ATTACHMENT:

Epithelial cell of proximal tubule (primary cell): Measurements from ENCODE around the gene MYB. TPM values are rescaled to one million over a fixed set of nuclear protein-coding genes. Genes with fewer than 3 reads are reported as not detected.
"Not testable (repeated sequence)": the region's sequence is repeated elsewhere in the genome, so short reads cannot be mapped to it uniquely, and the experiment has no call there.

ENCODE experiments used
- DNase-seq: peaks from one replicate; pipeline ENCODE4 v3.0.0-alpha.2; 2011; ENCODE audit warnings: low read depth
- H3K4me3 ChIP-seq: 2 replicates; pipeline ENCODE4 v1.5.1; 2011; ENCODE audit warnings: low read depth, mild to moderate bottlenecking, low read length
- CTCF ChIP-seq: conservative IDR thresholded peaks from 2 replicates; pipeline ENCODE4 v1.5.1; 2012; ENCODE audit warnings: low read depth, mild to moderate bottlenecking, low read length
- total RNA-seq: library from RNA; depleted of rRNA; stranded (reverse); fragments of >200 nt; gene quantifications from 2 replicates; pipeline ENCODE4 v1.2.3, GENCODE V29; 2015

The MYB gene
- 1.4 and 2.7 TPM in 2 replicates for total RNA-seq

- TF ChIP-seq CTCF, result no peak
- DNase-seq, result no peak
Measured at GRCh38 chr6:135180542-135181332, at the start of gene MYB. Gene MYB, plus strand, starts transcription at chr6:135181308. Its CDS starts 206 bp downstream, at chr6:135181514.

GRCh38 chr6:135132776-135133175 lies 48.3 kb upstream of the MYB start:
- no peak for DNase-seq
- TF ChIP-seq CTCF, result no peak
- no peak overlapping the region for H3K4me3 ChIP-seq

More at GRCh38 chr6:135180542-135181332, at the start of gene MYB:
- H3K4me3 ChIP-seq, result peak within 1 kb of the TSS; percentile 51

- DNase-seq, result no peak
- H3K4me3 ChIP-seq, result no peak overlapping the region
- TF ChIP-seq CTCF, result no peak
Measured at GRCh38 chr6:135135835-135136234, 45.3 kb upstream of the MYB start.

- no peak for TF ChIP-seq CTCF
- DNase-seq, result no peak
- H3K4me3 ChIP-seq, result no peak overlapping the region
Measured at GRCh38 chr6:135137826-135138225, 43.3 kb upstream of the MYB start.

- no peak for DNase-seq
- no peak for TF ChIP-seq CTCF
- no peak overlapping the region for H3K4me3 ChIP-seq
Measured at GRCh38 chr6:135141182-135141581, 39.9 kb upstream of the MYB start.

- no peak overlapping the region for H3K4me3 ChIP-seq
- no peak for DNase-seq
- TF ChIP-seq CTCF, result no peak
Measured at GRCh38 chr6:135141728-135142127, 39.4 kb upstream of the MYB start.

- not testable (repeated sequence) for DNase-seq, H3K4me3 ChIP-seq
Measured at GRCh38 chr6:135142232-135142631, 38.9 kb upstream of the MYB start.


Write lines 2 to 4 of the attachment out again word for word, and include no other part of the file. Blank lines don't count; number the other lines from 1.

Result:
"Not testable (repeated sequence)": the region's sequence is repeated elsewhere in the genome, so short reads cannot be mapped to it uniquely, and the experiment has no call there.

ENCODE experiments used
- DNase-seq: peaks from one replicate; pipeline ENCODE4 v3.0.0-alpha.2; 2011; ENCODE audit warnings: low read depth